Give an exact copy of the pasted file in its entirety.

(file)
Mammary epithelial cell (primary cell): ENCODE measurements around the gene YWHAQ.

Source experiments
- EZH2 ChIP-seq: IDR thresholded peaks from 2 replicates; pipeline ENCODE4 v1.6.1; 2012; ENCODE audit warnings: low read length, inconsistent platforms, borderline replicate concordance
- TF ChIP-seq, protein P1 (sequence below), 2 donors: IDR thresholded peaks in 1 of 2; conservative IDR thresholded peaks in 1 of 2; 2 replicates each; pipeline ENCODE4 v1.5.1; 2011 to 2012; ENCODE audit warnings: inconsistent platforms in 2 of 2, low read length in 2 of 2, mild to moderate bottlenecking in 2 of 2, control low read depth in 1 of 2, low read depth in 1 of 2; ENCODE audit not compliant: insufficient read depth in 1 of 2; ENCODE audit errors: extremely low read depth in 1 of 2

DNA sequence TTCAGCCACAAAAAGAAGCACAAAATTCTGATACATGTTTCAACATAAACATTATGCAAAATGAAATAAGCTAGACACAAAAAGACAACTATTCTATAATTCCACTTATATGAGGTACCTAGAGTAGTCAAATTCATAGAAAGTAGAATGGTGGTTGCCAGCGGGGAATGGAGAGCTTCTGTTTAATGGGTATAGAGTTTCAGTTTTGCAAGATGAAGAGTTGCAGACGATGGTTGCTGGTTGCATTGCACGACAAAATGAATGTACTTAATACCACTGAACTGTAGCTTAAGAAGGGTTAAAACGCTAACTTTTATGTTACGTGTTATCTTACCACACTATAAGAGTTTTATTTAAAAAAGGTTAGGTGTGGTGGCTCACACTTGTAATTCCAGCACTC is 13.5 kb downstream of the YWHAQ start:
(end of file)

Mammary epithelial cell (primary cell): ENCODE measurements around the gene YWHAQ.

Source experiments
- EZH2 ChIP-seq: IDR thresholded peaks from 2 replicates; pipeline ENCODE4 v1.6.1; 2012; ENCODE audit warnings: low read length, inconsistent platforms, borderline replicate concordance
- TF ChIP-seq, protein P1 (sequence below), 2 donors: IDR thresholded peaks in 1 of 2; conservative IDR thresholded peaks in 1 of 2; 2 replicates each; pipeline ENCODE4 v1.5.1; 2011 to 2012; ENCODE audit warnings: inconsistent platforms in 2 of 2, low read length in 2 of 2, mild to moderate bottlenecking in 2 of 2, control low read depth in 1 of 2, low read depth in 1 of 2; ENCODE audit not compliant: insufficient read depth in 1 of 2; ENCODE audit errors: extremely low read depth in 1 of 2

DNA sequence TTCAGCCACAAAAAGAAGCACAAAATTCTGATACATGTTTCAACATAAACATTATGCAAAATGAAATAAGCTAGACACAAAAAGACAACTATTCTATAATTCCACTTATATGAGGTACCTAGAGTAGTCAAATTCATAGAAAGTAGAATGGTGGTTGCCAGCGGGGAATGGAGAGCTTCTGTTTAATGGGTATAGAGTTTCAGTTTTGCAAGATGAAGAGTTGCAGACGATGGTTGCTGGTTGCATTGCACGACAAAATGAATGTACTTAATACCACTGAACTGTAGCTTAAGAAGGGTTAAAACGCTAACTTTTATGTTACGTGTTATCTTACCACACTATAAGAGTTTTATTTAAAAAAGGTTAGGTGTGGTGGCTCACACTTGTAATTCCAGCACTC is 13.5 kb downstream of the YWHAQ start: